The collection is arranged into six series: 1) Personal; 2) Collections; 3) Artwork; 4) Television; 5) Correspondence; 6) Photographs.
Biographical / Historical:
Acee Blue Eagle was an artist, poet, dancer, teacher, and celebrity. Born Alex C. McIntosh in 1907, Blue Eagle attended Indian schools in Anadarko, Nuyaka, and Euchee, Oklahoma, and the Haskell and Chilocco Indian schools. Advanced study came at Bacone Indian College and the University of Oklahoma. At the latter, he studied with Oscar B. Jacobson. Privately he studied with Winold Reiss. Discrepancies exist in the records regarding his early life: born in either Anadarko or Hitchita, Oklahoma; he's cited as both Pawnee-Creek and 5/8 Creek without any Pawnee blood; his mother is either Mattie Odom, the first wife of Solomon McIntosh or Ella Starr, McIntosh's second wife.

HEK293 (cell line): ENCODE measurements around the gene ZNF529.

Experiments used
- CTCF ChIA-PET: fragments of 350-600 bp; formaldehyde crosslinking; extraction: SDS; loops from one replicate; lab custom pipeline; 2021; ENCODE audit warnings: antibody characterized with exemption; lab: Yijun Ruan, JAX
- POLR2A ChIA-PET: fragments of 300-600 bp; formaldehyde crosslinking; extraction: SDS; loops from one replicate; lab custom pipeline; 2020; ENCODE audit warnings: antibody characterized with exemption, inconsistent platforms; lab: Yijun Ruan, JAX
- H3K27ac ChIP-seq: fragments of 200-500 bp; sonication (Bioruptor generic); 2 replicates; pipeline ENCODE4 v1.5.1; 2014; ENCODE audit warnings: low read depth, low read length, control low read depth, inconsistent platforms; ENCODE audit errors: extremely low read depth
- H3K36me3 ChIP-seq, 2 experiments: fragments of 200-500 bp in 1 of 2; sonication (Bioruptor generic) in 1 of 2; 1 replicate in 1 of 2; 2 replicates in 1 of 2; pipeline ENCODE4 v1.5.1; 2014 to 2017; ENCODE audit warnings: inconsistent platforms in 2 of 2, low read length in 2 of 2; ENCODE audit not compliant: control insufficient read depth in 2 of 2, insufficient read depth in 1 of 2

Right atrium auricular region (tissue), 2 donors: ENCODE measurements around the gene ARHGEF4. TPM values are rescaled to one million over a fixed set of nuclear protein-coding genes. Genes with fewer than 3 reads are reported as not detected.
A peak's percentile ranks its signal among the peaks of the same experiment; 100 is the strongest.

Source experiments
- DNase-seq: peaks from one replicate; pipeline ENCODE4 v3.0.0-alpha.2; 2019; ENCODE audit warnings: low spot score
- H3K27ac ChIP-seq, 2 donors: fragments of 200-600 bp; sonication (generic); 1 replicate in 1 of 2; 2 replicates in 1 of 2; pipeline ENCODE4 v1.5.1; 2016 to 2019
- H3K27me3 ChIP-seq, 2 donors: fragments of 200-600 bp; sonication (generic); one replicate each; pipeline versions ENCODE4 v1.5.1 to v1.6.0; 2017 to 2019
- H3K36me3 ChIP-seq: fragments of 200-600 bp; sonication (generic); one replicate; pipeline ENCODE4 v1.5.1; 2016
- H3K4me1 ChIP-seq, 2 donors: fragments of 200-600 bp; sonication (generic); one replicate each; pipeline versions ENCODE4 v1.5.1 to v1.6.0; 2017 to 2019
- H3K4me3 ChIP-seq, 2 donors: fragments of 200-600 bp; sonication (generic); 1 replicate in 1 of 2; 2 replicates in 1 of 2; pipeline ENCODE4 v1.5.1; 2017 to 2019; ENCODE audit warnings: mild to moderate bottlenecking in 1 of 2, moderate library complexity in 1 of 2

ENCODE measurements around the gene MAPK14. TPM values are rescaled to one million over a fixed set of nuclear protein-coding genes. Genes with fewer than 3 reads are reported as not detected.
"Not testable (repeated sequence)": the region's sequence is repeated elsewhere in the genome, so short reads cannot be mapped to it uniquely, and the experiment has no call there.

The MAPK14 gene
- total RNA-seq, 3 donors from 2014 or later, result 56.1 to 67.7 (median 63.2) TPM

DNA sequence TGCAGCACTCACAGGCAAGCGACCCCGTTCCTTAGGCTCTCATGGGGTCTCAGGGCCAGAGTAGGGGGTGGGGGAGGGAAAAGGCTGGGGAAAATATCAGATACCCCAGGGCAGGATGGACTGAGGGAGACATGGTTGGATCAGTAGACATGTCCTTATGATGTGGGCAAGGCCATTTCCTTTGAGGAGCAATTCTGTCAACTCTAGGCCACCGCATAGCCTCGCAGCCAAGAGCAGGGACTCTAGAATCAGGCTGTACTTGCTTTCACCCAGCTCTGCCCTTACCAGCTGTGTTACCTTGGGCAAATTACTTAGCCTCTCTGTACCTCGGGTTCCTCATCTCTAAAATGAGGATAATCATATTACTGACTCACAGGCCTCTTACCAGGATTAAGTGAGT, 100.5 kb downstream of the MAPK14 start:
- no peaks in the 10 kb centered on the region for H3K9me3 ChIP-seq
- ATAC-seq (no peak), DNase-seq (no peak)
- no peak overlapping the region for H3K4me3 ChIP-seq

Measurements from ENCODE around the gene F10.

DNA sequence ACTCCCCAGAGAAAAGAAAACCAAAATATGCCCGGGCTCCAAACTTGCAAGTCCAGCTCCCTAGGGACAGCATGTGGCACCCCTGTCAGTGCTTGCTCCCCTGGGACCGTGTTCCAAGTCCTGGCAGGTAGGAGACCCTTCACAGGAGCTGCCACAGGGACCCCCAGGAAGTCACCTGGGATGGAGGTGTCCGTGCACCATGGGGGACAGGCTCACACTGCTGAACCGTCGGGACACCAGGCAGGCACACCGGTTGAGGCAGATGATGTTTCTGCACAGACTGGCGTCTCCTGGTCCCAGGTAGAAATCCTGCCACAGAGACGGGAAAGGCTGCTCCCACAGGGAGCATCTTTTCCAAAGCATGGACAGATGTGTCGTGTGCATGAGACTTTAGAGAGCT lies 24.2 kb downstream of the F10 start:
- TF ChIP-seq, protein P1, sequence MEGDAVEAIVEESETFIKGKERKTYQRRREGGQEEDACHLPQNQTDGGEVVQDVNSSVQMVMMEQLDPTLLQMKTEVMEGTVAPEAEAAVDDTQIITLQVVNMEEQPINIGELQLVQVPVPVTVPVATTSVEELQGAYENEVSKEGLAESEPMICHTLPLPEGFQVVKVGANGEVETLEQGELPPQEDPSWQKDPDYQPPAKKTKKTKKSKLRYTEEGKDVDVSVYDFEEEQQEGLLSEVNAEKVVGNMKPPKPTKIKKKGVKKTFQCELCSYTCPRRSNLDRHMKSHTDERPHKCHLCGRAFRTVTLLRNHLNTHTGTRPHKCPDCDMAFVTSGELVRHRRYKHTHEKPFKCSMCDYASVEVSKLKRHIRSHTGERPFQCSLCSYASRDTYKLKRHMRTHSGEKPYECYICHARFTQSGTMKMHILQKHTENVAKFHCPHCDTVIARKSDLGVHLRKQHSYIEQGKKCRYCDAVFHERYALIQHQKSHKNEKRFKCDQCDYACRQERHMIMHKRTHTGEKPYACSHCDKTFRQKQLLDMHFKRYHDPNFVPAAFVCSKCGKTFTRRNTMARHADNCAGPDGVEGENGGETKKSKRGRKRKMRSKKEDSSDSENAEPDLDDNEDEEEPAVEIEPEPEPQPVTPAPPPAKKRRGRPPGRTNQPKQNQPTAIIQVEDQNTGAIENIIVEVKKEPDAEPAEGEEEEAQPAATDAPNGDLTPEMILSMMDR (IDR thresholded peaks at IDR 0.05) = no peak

A prolific painter who, for the sake of authenticity, carried out research in libraries and museums, Blue Eagle was an outstanding American Indian artist of the 1930s-1950s. His paintings hung in many exhibits, including the Exposition of Indian Tribal Arts, 1932-1933; International Art Exhibition of Sport Subjects at Los Angeles, 1932; Chicago Century of Progress Exposition, 1934; a one-man show at the Young Galleries in Chicago; National Exhibition of Art at the Rockefeller Center in New York, 1936; a one-man show at the Washington, D.C., Arts Club, 1936; Museum of Modern Art, 1941; Northwest Art Exhibition at Spokane, Washington, 1944; a one-man show at the Gilcrease Institute in Tulsa, Oklahoma, 1953; An Exposition of American Indian Painters in New York, 1955; and a one-man show at the Philbrook Art Center in Tulsa, 1957. Between 1946 and 1965, over fifty galleries hung his paintings. Some pieces are among the permanent holdings of many institutions.